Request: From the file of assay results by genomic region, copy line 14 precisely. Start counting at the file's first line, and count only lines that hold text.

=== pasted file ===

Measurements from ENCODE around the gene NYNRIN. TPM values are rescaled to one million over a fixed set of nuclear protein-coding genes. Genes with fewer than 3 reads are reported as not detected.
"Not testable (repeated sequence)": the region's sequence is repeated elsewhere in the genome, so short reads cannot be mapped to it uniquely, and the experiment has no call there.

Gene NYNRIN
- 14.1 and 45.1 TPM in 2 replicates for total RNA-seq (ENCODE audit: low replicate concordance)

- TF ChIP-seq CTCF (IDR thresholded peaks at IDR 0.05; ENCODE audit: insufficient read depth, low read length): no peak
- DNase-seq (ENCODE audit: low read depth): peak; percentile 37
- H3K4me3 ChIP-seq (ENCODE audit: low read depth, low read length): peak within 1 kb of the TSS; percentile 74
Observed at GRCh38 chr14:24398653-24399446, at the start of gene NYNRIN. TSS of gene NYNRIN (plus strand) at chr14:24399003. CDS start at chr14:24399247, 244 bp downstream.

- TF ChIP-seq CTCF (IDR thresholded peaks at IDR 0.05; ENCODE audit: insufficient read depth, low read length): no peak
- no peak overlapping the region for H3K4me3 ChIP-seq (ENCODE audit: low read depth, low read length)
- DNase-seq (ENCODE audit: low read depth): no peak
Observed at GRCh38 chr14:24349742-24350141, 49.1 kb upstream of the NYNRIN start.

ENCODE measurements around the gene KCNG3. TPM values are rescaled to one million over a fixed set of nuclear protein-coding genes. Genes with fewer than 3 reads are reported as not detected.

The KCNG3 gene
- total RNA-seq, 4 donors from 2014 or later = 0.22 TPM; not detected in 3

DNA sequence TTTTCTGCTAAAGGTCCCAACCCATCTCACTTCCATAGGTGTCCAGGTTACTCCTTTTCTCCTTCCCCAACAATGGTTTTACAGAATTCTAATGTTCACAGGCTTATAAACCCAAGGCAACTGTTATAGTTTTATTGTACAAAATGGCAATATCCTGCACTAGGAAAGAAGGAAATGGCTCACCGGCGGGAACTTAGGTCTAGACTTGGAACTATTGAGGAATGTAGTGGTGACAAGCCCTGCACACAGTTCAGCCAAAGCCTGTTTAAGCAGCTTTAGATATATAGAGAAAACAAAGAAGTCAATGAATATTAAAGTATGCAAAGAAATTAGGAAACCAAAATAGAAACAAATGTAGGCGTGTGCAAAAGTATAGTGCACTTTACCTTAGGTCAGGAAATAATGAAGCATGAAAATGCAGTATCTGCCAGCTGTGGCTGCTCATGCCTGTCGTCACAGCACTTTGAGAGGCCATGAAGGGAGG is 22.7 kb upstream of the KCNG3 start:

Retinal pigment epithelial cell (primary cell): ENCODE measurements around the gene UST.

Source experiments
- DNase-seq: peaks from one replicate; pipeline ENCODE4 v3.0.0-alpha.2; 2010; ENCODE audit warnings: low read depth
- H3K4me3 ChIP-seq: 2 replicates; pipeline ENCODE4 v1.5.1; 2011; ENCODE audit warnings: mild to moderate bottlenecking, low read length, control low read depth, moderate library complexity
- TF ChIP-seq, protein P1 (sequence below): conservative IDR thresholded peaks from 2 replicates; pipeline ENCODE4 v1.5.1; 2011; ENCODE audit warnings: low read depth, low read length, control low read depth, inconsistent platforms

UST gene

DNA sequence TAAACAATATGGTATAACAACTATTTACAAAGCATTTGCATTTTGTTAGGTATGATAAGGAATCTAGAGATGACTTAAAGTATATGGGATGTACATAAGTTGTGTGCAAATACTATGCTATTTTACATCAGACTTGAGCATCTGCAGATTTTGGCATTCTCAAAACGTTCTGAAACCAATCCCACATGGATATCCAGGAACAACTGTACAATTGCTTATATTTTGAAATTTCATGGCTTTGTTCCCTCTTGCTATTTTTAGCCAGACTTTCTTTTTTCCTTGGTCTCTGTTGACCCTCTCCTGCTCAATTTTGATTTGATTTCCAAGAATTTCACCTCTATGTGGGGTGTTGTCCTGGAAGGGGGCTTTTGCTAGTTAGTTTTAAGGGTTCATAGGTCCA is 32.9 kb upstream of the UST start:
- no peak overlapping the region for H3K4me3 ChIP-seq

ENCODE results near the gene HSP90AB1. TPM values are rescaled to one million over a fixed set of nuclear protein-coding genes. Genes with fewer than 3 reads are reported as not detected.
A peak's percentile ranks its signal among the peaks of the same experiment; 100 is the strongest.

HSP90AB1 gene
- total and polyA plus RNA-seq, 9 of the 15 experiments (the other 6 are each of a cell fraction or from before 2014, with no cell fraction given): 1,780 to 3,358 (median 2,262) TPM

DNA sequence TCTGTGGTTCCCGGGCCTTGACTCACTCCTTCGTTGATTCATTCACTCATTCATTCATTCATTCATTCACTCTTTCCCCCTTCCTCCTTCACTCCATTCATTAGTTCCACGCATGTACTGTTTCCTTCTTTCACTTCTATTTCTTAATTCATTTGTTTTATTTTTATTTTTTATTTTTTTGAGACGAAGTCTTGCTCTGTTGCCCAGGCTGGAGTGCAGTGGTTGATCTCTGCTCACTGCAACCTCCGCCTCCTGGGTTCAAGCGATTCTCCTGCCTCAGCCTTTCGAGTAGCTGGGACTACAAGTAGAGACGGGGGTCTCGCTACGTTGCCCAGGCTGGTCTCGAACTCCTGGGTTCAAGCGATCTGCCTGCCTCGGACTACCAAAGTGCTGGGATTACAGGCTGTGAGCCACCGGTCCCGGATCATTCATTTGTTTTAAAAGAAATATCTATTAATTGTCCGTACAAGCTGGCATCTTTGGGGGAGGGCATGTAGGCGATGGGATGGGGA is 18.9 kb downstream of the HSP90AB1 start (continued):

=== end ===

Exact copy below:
The KCNG3 gene